A Digipeater is a station that does digital repeating. In classic packet radio each such hop had to be explicitly defined by the sender. In APRS all digipeaters use generic aliases. The sender does not have to know the callsign of the digipeater but just indicate the number of hops he wants to go.
Digipeating is defined in AX.25 specification document. An initiating station can include in each packet a list of intermediate stations which are supposed to digipeat the packet, passing it on toward the desired destination. The list of intermediate stations is called the path. Stations receiving packets examine the path of received packets. Using it's configuration information a receiving station can decide if a packet is a candidate for digipeating. When this is true the packet addressing information is modified slightly and the modified packet is transmitted.
The idea is to get packets to propagate outward from the initiating station... but not so far as to be an unnecessary burden on the system and surrounding users. The practical range of a VHF 1200 baud APRS channel is estimated to include the nearest 60 stations (approximately), called the Aloha Circle.
The Digipeating Path and Development of WIDEn-N
If there are multiple aliases in the PATH list, these fields are used only in the order left-to-right. An asterix * is used to show that a element in the path is no longer active. In the path ABCD*,EFGH,IJKL only the EFGH path element is active because the previous path element ABCD* is "used up". And the IJKL is not yet active because it is not the left-most active field.
When APRS was first invented the generic calls of RELAY, WIDE and TRACE were used for all digipeaters, but there was no duplicaton suppression mechanism. Paths beyond 2 hops could fold back ending up with dozens of unwanted duplicate packets. By 1994 a WIDEn-N and TRACEn-N scheme was proposed by WB4APR. It was finally implemented in 1998 by Kantronics, providing perfect dupe suppression and becoming the standard and most efficient way of operating. When a digipeater sees an "n-N" packet, it digipeats it and decrements the "N" by 1. This continues until the "N" is zero.
Up until 2004 APRS in the USA was using a mixture of the old generic paths and the new n-N type paths and the presence of the old paths was causing terrible QRM. TO combat these inefficiencies, WB4APR launched the New-N Paradigm to phase out all the old legacy paths and greatly simplify paths to simply WIDEn-N and to make these paths 100% traceable. For current recommended paths, see the Paths page.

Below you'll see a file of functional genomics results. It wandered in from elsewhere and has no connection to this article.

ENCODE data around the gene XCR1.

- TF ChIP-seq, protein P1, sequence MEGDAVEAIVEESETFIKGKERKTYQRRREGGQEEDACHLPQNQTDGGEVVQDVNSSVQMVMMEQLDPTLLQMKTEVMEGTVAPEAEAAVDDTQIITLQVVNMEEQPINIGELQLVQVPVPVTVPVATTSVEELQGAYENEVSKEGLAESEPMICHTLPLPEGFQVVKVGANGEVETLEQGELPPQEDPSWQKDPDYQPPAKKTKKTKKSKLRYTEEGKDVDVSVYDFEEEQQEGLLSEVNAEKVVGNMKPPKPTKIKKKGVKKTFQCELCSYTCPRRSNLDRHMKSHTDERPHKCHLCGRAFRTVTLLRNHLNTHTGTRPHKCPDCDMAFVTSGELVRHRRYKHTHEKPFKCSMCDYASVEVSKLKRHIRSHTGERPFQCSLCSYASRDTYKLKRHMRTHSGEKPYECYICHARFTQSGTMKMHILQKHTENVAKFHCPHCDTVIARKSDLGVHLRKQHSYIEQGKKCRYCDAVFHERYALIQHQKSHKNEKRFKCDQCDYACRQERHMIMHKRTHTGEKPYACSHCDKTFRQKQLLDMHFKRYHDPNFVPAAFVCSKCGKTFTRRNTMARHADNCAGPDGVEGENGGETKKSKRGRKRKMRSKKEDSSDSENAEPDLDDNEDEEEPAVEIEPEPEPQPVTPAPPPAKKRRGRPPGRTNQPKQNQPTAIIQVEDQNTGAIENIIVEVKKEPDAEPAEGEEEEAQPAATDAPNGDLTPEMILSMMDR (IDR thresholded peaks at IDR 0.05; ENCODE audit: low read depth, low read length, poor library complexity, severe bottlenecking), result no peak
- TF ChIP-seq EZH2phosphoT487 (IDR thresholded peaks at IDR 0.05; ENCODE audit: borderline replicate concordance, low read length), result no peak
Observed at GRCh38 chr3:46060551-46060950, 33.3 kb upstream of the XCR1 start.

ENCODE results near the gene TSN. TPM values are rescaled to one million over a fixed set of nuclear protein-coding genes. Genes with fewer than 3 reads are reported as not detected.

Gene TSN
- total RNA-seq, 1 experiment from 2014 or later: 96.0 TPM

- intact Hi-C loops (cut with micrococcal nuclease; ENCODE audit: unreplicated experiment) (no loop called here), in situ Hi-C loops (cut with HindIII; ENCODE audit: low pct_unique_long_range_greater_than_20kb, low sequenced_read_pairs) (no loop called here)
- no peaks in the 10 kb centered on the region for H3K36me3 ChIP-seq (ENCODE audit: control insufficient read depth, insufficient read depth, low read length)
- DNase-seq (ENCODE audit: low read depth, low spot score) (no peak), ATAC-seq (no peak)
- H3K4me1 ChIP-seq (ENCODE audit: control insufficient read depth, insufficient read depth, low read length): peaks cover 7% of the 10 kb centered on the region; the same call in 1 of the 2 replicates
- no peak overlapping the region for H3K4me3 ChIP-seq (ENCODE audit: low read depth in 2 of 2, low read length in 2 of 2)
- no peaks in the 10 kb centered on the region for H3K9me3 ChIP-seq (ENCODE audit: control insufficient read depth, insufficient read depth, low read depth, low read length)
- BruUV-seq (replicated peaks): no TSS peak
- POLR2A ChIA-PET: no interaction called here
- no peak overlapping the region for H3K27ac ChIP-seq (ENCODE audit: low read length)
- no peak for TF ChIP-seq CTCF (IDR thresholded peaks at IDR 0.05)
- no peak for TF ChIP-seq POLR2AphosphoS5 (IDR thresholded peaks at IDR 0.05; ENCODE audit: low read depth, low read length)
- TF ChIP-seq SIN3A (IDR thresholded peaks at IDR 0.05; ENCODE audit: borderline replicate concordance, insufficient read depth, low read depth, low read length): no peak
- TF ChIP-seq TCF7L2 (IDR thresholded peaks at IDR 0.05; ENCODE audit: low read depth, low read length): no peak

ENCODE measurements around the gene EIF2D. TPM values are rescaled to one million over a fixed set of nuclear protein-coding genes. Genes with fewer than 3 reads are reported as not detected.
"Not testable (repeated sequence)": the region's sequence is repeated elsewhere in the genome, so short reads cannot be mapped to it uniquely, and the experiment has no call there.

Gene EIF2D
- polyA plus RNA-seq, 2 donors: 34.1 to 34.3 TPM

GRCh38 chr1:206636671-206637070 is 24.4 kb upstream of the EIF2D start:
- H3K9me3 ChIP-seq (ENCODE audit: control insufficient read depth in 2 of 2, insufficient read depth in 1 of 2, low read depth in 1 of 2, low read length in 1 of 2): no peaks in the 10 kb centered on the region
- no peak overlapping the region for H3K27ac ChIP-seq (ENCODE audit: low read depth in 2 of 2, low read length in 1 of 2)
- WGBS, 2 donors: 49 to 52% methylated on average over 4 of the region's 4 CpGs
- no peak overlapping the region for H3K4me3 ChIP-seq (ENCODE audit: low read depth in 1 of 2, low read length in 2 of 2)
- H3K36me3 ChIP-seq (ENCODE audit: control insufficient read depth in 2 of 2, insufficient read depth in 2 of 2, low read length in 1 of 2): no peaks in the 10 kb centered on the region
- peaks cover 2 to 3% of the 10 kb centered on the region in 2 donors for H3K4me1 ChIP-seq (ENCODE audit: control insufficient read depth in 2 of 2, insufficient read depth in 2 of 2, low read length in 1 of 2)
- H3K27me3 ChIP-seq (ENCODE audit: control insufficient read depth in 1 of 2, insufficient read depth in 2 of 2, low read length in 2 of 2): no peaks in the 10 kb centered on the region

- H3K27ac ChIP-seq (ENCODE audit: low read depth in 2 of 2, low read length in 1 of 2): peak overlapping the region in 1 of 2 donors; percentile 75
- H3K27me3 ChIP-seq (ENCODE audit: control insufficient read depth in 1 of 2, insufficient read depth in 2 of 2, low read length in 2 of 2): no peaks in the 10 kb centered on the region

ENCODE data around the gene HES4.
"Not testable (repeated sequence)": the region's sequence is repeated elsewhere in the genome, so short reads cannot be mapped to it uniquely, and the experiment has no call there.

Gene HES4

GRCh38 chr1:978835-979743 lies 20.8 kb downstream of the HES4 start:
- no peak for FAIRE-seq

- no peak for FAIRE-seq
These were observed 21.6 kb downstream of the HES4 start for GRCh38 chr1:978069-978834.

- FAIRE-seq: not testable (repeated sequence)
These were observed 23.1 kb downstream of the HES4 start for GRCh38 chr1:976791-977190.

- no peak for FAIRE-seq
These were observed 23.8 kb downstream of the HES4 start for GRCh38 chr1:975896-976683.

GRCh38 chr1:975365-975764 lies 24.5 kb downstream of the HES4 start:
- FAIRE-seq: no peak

Local and Wide Digipeaters
As with voice VHF repeaters, digipeaters are installed in places of prominence to allow for extended range. If a small station can "hit" the digipeater, his packet will go much farther then his own station can reach. Local digipeaters (called **FILL-IN** digipeaters) are usually located in blind spots where mobiles are unable to be heard by the main digipeaters. THese **FILL-IN** digis only respond to the **WIDE1-1** path. This keeps them from needlessly repeating all other traffic from the high digis.
Station ABCD sends a packet with path WIDE1-1, WIDE2-2.
A nearby station EFGH is configured to respond to WIDE1-1, so he does so. He decrements the second number (the SSID) making -1 into -0 and retransmits the packet with path EFGH,WIDE1*, WIDE2-2. The convention is that -0 is not displayed and when a path element is used up then a * is appended. A WIDEn-N digipeater will also insert its own callsign into the path before the WIDEn-N path element that it acted on so that the path is traceable through all the digipeaters that relayed it. In this example the packet now includes EFGH showing it passed through station EFGH.
Another station IJKL (configured to respond to WIDEn-N) picks it up and sends it out with EFGH,WIDE1*,IJKL,WIDE2-1. The destination WIDE2-1 still has one hop so it is not yet marked with a * and this packet is available for further digipeating.
Then station MNOP (configured to respond to WIDEn-N) hears it. Because WIDE2-1 is still active, he repeats it back out as EFGH,WIDE1*,IJKL,MNOP,WIDE2* and that's it. Since there are no more active path elements any digipeating station receiving that packet will not repeat it.
Again, the list of destinations are consumed in left-to-right order. Path tracing allows digipeaters to insert their callsigns prior to the active path as a way of tracking the path the packet actually took through the system. The numbers after the dash in the WIDEn-N format are decremented until they reach -0 and disappear altogether. Destinations that are all used-up are marked with a *.
You might be thinking, "Hey, what's to keep EFGH from hearing that packet that IJKL sent out? EFGH would send it out again, IJKL would pick it up and send it out again. This thing could just loop around and not really get anywhere." To solve this, all modern digipeaters have dupe-checking algorithms.
WIDEn-N Digipeaters have some memory of what has gone through them recently. This is known as dupe checking. Otherwise they would spend a lot of their time just booming packets back and forth amongst each other and the little pip-squeak tracker stations would never be heard at all. The dupe checking algorithm in the digipeater will act to suppress re-transmission of packets that have recently been transmitted. The main parameter of this memory a time specification i.e. the number of seconds that received packets are kept around for comparing to incoming packets.
Other details of the New-N Paradigm include settings to TRAP abusive user paths with large values of N. Usually only WIDE2-2 is recommended in most high density areas and surrounding territory.
Suggested Setup for a Mobile/Fixed APRS Station
Please read suggested setups for Paths.